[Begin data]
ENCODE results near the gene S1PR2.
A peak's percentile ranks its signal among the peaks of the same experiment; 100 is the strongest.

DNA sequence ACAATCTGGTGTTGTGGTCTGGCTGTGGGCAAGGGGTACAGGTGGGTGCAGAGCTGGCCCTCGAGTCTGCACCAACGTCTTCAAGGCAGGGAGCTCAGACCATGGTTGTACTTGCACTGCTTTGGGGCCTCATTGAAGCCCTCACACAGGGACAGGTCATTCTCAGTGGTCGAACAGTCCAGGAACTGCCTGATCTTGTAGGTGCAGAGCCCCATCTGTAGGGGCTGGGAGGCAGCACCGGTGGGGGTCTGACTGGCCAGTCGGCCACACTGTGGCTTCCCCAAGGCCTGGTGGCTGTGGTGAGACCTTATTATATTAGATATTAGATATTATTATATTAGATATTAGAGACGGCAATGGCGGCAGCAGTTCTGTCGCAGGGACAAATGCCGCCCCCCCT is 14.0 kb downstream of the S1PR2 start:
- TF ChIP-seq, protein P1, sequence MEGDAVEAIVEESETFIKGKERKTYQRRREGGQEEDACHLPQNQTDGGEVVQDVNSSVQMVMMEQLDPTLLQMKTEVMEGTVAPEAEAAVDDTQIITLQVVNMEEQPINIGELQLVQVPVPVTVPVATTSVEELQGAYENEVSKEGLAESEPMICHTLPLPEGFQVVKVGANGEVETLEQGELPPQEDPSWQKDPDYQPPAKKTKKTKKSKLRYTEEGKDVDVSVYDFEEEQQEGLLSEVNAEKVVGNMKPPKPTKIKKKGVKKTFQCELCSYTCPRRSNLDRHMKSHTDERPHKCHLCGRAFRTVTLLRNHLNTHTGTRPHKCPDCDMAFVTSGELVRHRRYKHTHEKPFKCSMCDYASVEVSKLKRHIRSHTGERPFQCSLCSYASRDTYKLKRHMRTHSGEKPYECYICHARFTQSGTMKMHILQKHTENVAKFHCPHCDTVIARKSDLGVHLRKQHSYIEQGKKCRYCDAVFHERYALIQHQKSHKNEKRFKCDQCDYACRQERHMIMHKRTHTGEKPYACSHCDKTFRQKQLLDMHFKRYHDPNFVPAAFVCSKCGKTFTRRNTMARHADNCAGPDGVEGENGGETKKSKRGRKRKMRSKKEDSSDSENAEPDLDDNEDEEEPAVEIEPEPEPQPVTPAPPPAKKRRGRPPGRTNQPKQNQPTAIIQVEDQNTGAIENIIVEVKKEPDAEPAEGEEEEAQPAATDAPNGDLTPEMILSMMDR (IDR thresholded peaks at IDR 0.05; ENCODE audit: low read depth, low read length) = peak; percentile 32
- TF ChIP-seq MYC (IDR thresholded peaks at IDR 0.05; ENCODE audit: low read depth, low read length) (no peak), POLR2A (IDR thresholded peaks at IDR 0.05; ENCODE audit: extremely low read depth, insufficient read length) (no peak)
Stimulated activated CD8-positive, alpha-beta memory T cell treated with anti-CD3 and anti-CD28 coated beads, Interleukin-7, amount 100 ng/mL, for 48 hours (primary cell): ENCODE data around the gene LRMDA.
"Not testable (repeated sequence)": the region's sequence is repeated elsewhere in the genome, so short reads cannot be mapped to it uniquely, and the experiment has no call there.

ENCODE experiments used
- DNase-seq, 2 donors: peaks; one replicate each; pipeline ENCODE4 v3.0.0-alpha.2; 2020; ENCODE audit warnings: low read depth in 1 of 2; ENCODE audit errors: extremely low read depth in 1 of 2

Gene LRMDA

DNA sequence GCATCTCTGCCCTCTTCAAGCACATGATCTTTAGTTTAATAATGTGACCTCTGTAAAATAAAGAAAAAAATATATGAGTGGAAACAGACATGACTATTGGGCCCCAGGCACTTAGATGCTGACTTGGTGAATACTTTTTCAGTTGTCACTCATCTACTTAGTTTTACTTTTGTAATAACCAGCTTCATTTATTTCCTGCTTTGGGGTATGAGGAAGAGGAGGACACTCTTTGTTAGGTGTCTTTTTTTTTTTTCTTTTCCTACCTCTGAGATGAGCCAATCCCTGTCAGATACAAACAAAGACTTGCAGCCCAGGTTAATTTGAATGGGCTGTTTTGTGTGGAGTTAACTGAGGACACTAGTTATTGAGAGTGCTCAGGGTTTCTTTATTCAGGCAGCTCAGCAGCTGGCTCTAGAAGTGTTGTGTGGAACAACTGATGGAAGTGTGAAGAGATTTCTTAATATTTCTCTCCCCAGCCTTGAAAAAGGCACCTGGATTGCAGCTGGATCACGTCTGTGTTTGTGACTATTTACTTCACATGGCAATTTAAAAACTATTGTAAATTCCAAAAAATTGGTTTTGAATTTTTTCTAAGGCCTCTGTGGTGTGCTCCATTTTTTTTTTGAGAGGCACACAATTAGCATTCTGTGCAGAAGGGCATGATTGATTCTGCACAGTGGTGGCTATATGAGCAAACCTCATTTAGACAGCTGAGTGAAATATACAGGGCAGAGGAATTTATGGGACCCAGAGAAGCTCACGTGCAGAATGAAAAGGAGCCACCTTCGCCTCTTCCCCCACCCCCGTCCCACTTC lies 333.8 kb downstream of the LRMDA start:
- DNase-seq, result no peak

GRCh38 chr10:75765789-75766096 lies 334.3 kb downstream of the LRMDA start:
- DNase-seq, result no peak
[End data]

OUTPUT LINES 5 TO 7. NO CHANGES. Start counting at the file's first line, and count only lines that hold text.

- TF ChIP-seq MYC (IDR thresholded peaks at IDR 0.05; ENCODE audit: low read depth, low read length) (no peak), POLR2A (IDR thresholded peaks at IDR 0.05; ENCODE audit: extremely low read depth, insufficient read length) (no peak)
Stimulated activated CD8-positive, alpha-beta memory T cell treated with anti-CD3 and anti-CD28 coated beads, Interleukin-7, amount 100 ng/mL, for 48 hours (primary cell): ENCODE data around the gene LRMDA.
"Not testable (repeated sequence)": the region's sequence is repeated elsewhere in the genome, so short reads cannot be mapped to it uniquely, and the experiment has no call there.